Other Uses
Essential.

An essential oil from the root and seeds is used in perfumery, medicinally and as a food flavouring[4, 46, 57, 100]. The oil from the seeds has a musk-like aroma and is often used to flavour liqueurs[245]. The dried root contains 0.35% essential oil, the seed about 1.3%[240]. Yields of the essential oil vary according to location, plants growing at higher altitudes have higher yields with a better aroma[240].
Cultivation details
Requires a deep moist fertile soil in dappled shade or full sun[52, 200]. Tolerates a pH in the range 4.5 to 7.3. A very hardy plant, tolerating severe frosts without damage[4]. Although by nature biennial, the plants are reliably perennial if they are prevented from setting seed[200]. Angelica is occasionally cultivated in the herb garden, mainly for its culinary uses[46]. The plants have a pervading aromatic odour[4]. The growing plant is almost untroubled by pests and diseases[4]. It attracts bees and hoverflies to the garden, helping to create a natural balance of insect pests and predators[24]. When well-sited, the plant will often self-sow - sometimes to the point of nuisance[245].
Propagation
Seed - best sown in a cold frame as soon as it is ripe since the seed only has a short viability[200]. Seed can also be sown in the spring, though germination rates will be lower. It requires light for germination[200]. When large enough to handle, prick the seedlings out into individual pots and grow them on in a cold frame for their first winter, planting them out into their permanent positions in the spring. The seed can also be sow in situ as soon as it is ripe.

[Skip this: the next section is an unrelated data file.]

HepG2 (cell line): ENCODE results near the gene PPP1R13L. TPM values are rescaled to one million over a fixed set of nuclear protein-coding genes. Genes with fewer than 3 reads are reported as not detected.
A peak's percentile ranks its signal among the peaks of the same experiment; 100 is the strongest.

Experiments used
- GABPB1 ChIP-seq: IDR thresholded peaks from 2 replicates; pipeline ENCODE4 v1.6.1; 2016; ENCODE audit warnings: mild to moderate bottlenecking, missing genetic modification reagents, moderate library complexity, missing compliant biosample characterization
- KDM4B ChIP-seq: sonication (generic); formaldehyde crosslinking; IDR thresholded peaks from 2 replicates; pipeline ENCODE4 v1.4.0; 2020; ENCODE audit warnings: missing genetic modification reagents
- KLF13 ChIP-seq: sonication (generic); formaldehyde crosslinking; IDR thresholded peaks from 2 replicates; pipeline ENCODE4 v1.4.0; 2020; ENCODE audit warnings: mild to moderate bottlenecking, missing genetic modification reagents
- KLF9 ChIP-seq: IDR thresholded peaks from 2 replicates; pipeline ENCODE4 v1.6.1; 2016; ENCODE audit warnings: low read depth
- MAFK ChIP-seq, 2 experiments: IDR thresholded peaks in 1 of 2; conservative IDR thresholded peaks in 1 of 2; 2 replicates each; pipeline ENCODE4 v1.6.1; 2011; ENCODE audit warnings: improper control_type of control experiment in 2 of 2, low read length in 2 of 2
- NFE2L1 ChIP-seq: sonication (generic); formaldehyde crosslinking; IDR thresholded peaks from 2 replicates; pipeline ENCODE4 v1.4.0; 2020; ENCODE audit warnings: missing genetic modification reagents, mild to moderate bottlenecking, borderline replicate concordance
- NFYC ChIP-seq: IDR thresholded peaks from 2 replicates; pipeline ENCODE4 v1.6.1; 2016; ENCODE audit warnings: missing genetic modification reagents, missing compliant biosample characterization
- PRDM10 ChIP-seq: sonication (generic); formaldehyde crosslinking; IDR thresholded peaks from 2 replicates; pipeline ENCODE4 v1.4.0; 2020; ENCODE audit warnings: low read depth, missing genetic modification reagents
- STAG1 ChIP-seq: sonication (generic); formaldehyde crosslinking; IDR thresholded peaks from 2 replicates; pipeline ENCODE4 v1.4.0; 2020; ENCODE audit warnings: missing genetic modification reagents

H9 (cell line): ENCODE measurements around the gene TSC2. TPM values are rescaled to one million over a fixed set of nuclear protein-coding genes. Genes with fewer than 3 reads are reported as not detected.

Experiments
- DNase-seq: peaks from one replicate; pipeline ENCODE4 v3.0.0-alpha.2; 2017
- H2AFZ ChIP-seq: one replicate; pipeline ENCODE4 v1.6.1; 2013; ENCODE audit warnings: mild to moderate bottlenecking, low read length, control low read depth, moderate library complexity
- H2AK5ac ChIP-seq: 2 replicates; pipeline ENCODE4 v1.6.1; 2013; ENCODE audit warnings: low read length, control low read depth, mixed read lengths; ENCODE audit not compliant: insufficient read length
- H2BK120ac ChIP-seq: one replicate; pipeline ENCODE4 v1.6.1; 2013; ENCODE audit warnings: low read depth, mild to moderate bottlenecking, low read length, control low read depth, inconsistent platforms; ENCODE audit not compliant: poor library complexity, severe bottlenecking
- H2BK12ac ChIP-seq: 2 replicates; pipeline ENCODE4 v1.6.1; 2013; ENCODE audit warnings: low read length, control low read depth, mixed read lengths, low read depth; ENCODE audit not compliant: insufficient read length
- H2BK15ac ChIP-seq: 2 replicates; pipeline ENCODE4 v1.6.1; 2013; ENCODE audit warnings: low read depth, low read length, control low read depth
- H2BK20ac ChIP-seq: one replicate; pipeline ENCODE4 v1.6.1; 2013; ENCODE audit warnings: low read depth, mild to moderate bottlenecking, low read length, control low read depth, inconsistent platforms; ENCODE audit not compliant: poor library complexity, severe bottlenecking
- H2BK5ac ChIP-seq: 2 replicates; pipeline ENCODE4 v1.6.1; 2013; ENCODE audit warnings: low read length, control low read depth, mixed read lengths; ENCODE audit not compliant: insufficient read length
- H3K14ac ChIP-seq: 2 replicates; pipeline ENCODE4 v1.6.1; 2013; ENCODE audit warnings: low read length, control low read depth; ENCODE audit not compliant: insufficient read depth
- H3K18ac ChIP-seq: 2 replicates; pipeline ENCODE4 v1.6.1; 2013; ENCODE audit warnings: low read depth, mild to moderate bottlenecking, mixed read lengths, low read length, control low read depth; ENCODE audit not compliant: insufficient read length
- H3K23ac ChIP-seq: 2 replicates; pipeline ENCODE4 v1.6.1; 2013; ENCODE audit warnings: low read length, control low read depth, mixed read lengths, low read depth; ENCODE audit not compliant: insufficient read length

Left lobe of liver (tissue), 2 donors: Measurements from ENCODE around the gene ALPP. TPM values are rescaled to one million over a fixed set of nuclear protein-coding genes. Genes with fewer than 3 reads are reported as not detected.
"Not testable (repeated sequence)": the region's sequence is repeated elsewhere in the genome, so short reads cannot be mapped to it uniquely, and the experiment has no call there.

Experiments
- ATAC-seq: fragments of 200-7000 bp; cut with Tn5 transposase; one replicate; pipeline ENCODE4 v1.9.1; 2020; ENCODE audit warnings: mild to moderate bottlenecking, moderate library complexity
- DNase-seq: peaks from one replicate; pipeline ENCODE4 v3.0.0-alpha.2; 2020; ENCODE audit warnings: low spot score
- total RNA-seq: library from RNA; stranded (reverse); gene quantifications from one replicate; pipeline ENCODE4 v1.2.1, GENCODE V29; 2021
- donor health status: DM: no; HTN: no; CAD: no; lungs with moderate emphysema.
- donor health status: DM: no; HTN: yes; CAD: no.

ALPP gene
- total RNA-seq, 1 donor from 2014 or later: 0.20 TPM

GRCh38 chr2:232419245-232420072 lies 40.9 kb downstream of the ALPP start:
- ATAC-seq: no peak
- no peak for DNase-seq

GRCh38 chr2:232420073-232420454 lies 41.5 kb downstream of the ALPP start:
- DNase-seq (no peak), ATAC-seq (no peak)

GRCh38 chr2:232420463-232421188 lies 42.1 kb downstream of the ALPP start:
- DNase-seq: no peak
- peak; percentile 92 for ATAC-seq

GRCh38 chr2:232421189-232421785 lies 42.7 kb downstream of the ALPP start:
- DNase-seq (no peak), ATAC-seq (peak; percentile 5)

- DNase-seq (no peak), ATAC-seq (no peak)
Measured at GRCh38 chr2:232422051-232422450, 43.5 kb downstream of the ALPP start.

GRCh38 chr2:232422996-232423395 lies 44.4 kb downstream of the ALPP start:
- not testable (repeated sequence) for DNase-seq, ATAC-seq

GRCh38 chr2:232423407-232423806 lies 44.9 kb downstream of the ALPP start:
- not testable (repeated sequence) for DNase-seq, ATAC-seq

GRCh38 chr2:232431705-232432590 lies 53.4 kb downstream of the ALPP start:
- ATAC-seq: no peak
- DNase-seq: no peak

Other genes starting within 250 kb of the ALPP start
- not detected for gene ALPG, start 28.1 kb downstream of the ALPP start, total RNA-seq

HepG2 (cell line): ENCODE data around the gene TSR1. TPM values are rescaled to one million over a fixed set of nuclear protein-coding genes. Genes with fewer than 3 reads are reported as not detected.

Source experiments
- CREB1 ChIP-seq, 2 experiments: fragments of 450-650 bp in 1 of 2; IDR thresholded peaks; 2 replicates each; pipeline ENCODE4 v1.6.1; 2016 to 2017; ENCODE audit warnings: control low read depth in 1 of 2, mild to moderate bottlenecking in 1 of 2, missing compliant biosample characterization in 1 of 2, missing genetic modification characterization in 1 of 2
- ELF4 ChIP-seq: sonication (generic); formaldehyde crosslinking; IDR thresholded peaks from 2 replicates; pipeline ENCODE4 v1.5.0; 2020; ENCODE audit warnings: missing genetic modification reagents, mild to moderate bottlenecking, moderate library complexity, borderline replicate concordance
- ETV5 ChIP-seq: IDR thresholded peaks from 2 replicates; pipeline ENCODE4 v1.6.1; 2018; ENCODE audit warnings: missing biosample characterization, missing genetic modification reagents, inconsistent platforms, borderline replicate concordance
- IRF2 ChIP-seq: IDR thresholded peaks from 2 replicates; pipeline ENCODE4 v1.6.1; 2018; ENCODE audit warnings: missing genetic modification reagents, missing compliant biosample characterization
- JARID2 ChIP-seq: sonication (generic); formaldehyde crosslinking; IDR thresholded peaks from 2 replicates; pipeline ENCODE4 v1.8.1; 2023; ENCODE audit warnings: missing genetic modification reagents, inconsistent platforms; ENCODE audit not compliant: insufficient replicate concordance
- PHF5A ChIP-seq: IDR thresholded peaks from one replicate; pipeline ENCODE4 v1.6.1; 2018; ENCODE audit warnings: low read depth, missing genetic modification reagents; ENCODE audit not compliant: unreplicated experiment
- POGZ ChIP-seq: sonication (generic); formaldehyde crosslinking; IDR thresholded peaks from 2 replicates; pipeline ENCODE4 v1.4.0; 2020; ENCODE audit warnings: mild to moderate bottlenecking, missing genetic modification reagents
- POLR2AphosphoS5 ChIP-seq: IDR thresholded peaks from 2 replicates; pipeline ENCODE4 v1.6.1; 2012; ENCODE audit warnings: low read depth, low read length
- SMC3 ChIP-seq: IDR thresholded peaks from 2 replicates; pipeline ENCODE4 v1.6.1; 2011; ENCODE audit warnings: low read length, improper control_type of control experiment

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Other Names
Found In
Weed Potential

Right plant wrong place. We are currently updating this section. Please note that a plant may be invasive in one area but may not in your area so it’s worth checking.

Conservation Status
IUCN Red List of Threatened Plants Status :
Related Plants
Latin NameCommon NameEdibility RatingMedicinal Rating
Angelica acutilobaDong Dang Gui21
Angelica anomala 02
Angelica atropurpureaPurplestem Angelica22
Angelica crucifolia 20
Angelica dahuricaBai Zhi23
Angelica decursiva 22
Angelica edulis 20
Angelica genuflexaKneeling Angelica21
Angelica gigasGiant Angelica, Purple Parsnip, Korean Angelica22
Angelica glauca 21
Angelica japonica 30
Angelica keiskei 20
Angelica koreana 20
Angelica laxiflora 01
Angelica megaphylla 20
Angelica montana 20
Angelica polymorpha 22
Angelica pubescensDu Huo23
Angelica sinensisDang Gui - Dong Quai - Chinese Angelica05
Angelica sylvestrisWild Angelica,Woodland angelica32
Angelica uchiyamanae 01
Angelica ursina 20
Aralia chinensisChinese Angelica Tree, Pumila Spirea, Chinese Astilbe22
Aralia elataJapanese Angelica Tree, Angelica Tree22
Aralia mandschuricaManchurian Angelica Tree22
Aralia spinosaHercule's Club, Aralia spinosa, American Angelica Tree, Hercules' Club, Devil's Walking Stick22
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Subject : Angelica archangelica